Markets fall, then rise on Trump’s win

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Oil prices and the Oslo Stock Exchange both fell quickly after real estate investor and showman Donald J Trump emerged as the new US President-elect on Wednesday. Both recovered, though, and analysts were brightening gloomy prospects that Trump’s victory would hit markets hard.

The Oslo Stock Exchange (Børsen) is off to a good start this year, with share prices rising and traders predicting more increases in the stock exchange index. PHOTO: newsinenglish.no

The Oslo Stock Exchange (Børsen) initially saw share prices fall but then recover after Trump’s presidential victory on Wednesday. Oil prices did the same. PHOTO: newsinenglish.no

Shares traded on the Oslo Stock Exchange lost so much value in early trading that the exchange’s index was down 3 percent at the opening. By 11am, though, it had recovered most of its losses and was almost back on the plus side, down just 0.2 percent.

“The finance markets have clearly calmed down during the morning hours,” Olav Chen, senior portfolio analyst at Storebrand Asset Management in Oslo, told financial and business news site DN.no at midday. Norwegian investor Morten Astrup credited Trump’s conciliatory and unifying victory speech, delivered just as the workday was beginning in Europe and in the afternoon in Asia, with calming skittish markets.

Astrup, chief for the fund manager Storm Capital in London, noted how Trump stressed cooperation and reconciliation and even thanked his arch-rival Hillary Clinton for her hard work “and service to our country” for many years. “And I mean that very seriously,” Trump said, after a bitter campaign during which he repeatedly called Clinton “corrupt” and memorably described her as “such a nasty woman.” On Wednesday, after winning the election and accepting Clinton’s call conceding defeat, he even told his followers that “we owe her a major debt of gratitude” and he congratulated both Clinton and her family for their hard work during the campaign itself. He clearly no longer believed that the entire election system was “rigged,” as he’d claimed earlier.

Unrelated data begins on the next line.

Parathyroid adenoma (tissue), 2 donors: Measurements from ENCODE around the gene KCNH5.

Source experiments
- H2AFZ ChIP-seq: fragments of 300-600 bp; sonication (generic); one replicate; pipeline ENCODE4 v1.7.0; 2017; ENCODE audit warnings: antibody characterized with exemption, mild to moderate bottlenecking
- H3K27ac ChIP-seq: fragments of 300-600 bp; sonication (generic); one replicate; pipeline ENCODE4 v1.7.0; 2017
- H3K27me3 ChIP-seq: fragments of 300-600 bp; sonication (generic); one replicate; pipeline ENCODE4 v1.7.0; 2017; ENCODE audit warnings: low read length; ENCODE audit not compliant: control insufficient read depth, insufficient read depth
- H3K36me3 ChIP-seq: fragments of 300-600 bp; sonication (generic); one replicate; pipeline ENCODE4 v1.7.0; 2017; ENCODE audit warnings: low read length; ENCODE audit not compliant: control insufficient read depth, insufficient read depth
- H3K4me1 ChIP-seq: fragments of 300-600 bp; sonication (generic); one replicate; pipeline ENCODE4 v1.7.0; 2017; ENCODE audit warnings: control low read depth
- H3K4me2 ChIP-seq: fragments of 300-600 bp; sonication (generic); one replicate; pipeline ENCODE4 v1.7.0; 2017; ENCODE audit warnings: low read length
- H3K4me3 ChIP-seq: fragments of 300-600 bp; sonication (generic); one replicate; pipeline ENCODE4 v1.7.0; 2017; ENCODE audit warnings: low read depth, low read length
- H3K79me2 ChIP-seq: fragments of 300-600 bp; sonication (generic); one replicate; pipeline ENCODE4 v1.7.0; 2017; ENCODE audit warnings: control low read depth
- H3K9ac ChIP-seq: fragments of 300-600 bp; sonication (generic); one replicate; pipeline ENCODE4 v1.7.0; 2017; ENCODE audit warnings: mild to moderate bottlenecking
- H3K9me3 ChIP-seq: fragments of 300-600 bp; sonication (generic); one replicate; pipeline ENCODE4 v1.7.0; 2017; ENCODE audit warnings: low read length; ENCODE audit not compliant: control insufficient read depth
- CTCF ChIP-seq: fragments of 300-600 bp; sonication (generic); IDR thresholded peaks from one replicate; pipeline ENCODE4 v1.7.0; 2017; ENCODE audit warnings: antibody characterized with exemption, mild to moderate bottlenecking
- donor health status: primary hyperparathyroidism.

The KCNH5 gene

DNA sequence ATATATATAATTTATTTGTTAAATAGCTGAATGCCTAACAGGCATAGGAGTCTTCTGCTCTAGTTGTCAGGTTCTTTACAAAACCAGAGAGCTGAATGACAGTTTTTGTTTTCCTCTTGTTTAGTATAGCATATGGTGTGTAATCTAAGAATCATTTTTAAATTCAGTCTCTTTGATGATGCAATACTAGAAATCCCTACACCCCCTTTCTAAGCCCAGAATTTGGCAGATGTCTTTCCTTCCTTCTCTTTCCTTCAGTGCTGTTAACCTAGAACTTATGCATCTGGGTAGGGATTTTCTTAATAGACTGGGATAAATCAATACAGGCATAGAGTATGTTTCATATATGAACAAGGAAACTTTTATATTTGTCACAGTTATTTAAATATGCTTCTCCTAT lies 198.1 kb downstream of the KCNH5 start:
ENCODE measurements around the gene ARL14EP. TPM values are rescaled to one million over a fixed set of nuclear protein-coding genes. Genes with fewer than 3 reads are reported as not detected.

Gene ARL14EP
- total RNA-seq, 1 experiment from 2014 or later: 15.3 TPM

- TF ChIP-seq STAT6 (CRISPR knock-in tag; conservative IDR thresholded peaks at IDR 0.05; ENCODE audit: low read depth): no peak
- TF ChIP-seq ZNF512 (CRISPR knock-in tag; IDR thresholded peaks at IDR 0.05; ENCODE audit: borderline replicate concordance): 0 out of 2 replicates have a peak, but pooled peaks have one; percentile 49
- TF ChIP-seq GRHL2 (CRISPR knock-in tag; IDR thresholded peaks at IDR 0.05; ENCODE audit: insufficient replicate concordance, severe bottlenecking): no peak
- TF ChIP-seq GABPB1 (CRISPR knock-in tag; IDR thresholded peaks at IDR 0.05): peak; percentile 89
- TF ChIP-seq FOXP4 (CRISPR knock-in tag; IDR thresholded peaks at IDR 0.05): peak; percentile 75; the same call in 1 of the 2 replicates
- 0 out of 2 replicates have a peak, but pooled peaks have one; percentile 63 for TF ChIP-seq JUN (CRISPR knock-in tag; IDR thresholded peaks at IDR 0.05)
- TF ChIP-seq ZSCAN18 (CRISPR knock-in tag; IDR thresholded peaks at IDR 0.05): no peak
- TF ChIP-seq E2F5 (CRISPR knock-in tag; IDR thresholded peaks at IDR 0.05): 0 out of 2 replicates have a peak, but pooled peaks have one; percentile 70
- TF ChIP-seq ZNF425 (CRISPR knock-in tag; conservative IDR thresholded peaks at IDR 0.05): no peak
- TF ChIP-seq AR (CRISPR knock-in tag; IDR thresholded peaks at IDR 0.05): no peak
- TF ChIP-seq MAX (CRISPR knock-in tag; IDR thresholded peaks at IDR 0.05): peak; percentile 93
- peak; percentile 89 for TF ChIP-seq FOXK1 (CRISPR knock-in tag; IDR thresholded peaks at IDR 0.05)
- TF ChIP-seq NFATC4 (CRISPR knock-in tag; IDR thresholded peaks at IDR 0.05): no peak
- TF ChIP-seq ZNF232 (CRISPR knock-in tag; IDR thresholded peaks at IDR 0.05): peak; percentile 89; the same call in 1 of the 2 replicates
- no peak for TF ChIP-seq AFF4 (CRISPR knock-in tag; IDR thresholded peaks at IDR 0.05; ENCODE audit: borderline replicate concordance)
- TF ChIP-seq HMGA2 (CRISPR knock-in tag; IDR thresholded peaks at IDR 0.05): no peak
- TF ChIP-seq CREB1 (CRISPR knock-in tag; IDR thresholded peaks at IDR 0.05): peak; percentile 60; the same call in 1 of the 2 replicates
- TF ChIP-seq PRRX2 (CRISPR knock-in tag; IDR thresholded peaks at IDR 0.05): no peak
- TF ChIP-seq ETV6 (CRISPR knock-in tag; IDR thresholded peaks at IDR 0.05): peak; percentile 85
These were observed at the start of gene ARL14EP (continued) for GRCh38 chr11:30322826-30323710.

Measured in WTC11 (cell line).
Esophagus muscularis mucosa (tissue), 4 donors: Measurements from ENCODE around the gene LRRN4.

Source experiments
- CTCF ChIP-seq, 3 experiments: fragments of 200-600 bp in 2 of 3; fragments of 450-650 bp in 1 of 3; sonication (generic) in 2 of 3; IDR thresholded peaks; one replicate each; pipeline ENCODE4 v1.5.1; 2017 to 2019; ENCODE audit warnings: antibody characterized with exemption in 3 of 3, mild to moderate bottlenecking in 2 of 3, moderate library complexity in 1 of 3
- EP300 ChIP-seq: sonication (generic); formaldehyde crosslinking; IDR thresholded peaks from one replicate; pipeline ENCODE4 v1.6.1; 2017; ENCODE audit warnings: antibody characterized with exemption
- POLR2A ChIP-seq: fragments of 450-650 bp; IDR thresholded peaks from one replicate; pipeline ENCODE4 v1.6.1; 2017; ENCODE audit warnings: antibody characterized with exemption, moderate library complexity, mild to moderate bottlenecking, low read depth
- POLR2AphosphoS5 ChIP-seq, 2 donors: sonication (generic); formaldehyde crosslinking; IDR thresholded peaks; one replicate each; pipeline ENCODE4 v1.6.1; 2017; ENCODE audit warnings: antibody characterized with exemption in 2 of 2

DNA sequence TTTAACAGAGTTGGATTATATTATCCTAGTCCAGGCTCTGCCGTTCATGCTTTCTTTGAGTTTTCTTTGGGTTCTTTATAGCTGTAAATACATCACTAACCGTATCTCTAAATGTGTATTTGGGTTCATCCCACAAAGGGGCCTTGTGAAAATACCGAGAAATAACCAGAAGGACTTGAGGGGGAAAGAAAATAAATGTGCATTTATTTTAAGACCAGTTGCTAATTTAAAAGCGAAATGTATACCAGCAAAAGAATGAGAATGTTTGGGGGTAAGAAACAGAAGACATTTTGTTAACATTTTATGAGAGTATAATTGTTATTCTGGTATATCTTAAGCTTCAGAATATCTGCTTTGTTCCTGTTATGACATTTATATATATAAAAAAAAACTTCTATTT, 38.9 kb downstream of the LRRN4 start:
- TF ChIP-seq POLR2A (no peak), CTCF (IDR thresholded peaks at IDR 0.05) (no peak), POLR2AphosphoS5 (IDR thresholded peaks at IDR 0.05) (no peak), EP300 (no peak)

Investor Astrup, for one, said he hadn’t made any changes in Storm Capital’s portfolio before the US election. He called the early market unrest tied to the Trump victory a result of “noise” and told DN that “we think the fear will ease its grip relatively quickly.”

The Norwegian krone was also steady against the US dollar, at NOK 8.25, having weakened slightly on Monday and Tuesday. Oil prices also rebounded after falling to just over USD 45. By noontime, the price of a barrel of Norway’s North Sea Brent crude oil was back up at USD 46.18.

Labour Party leader Jonas Gahr Støre had been troubled by Trump's campaign, in line with the vast majority of Norwegians, according to public opinion polls. On Wednesday he called Trump's victory "a protest vote." PHOTO:: NRK screen grab

Labour Party leader Jonas Gahr Støre had been troubled by Trump’s campaign, in line with the vast majority of Norwegians, according to public opinion polls. On Wednesday he called Trump’s victory “a protest vote.” PHOTO:: NRK screen grab

Uncertainty continued to swirl around many key issues involving trade and defense, both of which can affect oil prices and the financial markets. Torbjørn Kjus, an oil analyst at DNB Markets, said he was actually surprised that oil prices didn’t dive deeper on Wednesday. He thinks they now may rise quite a bit.

Kjus thinks the policies of Trump’s Republican Party generally have a positive effect on oil prices because they can boost consumption and demand. “A harder line from the US against Iran can also contribute to raise oil prices,” Kjus told DN, while an increase in US production can have the opposite effect. He predicted an oil price of nearly USD 55 by late December.

Norwegian politicians, however, were mostly surprised by the Trump victory, cautious and even worried about its effects. While Prime Minister Erna Solberg of the Conservatives chose to stress Trump’s new attempt at reconciliation and cooperation, her rival Labour Party leader Jonas Gahr Støre called the victory “a protest vote” and linked it to “social problems” and “dissatisfaction” in the US. Commenting on Norwegian Broadcasting (NRK) before Trump changed his harsh tone and urged unity in his victory speech, Støre noted how there were many “sores” that would need to be healed after the bitter campaign. “We have our alliances, though, and we must take good care of Norwegian interests now,” Støre told NRK.

Trine Skei Grande, leader of the Liberal Party that supports Solberg’s government coalition with the Progress Party, seemed to be crying in her coffee during a breakfast interview with NRK at her home. “We really don’t know what he stands for, whether he’ll stand up for Norway,” Grande told NRK, denouncing his campaign suggestions of a “Chinese conspiracy” and how he intended to boost protectionism. “Will relations change? Will there be a different cooperation between us,” mused Grande, who had openly supported Hillary Clinton. “We don’t know.”

newsinenglish.no/Nina Berglund